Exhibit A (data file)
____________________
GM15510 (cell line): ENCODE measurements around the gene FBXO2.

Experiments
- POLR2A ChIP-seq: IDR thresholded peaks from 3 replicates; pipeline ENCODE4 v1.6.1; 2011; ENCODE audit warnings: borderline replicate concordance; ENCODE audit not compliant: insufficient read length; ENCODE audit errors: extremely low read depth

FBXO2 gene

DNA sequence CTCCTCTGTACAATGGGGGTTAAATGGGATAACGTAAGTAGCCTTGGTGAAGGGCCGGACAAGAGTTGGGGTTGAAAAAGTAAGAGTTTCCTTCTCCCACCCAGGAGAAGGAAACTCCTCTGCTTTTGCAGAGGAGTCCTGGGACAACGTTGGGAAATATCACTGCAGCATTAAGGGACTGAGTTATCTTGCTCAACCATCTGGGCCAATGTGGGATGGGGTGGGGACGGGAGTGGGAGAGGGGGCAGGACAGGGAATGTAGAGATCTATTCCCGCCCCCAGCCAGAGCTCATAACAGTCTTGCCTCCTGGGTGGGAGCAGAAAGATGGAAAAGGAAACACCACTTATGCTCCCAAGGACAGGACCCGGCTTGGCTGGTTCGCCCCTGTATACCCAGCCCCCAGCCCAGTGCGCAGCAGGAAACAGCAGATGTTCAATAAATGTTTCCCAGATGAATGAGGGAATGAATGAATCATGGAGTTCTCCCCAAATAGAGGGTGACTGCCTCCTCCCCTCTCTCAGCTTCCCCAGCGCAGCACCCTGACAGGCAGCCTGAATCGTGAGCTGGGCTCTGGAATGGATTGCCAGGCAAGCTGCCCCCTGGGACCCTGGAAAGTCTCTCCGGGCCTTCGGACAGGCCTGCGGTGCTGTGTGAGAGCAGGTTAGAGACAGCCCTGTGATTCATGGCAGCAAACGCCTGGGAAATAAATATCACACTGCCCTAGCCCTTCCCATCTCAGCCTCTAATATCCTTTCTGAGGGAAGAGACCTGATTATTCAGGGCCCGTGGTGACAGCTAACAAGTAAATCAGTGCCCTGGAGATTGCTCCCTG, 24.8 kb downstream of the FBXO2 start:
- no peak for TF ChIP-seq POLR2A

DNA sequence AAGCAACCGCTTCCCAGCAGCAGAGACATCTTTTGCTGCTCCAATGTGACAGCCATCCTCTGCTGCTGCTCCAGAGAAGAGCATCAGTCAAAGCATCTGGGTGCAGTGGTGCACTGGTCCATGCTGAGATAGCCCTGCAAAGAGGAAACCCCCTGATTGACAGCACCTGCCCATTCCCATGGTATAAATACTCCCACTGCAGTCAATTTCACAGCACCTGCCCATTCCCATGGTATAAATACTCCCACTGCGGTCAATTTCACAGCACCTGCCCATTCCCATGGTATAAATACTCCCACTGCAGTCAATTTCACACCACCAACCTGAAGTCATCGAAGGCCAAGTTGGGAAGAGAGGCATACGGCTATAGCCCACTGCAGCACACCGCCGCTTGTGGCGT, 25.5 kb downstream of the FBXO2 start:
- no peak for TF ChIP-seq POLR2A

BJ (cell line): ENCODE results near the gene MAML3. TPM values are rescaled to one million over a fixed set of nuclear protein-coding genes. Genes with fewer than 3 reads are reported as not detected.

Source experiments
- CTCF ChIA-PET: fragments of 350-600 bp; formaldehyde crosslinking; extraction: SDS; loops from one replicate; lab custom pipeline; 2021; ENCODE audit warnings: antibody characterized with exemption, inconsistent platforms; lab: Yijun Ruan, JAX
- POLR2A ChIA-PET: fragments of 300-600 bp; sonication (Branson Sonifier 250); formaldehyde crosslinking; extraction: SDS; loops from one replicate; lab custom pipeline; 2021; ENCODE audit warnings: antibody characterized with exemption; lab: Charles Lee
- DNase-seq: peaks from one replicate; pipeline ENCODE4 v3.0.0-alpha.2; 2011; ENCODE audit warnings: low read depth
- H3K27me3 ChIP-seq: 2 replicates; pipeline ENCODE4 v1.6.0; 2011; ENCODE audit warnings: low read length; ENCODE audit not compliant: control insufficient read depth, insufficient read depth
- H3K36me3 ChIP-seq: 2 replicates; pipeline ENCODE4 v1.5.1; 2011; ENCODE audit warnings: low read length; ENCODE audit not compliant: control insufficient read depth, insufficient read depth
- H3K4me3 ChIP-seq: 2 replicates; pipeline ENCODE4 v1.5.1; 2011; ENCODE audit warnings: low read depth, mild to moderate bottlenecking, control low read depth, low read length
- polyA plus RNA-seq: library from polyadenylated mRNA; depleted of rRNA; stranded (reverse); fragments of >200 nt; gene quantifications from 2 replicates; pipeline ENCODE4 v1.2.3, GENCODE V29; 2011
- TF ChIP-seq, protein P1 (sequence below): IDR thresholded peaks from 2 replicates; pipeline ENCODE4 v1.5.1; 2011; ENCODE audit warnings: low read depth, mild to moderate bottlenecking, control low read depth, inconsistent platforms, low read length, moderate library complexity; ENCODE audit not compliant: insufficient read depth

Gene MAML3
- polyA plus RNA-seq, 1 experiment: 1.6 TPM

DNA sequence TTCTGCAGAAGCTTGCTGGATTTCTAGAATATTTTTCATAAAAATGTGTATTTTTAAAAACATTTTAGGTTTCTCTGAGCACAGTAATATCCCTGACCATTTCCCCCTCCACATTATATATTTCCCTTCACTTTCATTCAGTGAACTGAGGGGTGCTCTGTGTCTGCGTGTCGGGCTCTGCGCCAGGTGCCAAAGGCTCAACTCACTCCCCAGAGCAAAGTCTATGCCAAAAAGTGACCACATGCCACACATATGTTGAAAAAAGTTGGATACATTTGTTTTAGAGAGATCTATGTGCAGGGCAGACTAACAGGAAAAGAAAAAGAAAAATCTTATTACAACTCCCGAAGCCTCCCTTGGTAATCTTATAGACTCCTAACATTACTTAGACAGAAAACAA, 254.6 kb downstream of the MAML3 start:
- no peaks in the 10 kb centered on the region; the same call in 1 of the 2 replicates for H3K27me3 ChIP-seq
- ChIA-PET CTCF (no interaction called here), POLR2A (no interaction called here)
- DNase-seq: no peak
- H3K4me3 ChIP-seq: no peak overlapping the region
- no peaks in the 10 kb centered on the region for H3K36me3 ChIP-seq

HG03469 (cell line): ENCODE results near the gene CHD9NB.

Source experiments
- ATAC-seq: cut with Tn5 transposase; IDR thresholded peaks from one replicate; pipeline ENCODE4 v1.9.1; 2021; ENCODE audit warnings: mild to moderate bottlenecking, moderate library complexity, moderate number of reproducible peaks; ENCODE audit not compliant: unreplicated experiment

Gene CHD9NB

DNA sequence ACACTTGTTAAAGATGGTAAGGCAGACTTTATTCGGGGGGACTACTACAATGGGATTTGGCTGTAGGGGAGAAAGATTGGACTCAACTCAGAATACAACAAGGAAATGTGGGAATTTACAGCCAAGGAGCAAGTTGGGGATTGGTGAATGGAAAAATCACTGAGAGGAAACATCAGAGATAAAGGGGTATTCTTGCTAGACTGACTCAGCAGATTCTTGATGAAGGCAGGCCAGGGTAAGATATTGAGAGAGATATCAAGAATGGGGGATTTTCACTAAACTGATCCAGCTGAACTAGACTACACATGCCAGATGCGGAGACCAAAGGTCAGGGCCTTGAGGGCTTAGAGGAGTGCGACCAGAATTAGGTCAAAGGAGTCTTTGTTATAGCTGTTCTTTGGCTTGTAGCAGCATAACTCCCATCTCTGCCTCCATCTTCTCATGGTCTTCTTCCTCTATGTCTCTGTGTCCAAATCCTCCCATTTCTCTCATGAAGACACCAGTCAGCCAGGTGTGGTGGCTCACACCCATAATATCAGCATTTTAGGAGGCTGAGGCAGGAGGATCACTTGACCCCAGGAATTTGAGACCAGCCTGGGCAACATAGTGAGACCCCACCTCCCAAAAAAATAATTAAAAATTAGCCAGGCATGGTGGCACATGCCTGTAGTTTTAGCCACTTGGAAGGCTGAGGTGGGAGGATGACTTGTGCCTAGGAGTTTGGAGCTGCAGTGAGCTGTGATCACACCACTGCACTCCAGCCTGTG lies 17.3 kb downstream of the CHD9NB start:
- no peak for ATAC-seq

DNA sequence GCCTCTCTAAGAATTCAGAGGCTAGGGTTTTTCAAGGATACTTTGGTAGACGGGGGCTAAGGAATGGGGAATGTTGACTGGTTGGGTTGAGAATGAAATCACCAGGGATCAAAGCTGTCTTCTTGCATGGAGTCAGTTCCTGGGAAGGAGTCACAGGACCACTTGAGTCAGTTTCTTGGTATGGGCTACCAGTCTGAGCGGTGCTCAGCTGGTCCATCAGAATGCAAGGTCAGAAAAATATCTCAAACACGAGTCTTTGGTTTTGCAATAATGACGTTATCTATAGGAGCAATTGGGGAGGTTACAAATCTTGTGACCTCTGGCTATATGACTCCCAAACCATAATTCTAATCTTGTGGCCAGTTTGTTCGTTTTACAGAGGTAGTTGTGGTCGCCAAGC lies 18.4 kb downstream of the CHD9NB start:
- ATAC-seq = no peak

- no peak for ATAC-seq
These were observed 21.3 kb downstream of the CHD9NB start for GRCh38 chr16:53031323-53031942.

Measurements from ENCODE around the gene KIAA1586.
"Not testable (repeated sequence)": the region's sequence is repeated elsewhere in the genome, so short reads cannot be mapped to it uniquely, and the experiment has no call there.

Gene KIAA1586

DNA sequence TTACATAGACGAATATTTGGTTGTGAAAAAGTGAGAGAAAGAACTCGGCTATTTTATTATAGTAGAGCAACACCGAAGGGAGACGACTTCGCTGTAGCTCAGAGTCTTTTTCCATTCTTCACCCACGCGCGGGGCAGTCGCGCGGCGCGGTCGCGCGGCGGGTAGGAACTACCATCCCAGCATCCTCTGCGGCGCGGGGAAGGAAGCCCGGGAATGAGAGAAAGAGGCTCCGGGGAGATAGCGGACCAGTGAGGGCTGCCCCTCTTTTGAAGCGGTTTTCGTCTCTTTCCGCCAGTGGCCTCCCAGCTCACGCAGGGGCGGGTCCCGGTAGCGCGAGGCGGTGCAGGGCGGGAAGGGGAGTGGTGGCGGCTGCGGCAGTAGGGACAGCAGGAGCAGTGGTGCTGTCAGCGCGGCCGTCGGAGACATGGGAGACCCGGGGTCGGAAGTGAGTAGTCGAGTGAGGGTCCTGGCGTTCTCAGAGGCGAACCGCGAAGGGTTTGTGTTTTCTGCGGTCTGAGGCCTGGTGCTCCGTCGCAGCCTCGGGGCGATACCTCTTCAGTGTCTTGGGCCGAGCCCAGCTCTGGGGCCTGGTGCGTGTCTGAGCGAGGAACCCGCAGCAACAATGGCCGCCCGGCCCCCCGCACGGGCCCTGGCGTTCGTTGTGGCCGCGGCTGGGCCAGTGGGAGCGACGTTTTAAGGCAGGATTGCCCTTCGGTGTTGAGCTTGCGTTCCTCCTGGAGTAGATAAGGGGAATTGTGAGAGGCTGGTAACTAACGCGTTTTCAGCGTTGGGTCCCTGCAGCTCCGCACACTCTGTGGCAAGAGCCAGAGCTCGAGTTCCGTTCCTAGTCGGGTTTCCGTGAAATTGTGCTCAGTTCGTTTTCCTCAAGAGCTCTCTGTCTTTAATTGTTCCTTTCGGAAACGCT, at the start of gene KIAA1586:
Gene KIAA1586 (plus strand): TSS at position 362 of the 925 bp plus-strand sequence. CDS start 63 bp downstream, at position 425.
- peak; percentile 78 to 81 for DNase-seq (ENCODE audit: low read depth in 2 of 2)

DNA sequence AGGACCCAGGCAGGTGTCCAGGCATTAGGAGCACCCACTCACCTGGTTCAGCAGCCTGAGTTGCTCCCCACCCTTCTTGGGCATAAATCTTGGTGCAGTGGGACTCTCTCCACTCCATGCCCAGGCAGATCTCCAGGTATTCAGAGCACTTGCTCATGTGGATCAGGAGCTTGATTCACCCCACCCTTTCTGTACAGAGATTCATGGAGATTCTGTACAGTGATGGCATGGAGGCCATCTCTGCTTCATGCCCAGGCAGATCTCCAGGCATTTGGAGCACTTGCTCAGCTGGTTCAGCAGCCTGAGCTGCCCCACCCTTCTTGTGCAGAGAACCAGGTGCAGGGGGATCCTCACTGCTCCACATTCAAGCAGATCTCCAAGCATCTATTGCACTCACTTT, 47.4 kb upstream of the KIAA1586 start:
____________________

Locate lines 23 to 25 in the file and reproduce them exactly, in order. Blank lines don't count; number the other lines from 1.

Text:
- ChIA-PET CTCF (no interaction called here), POLR2A (no interaction called here)
- DNase-seq: no peak
- H3K4me3 ChIP-seq: no peak overlapping the region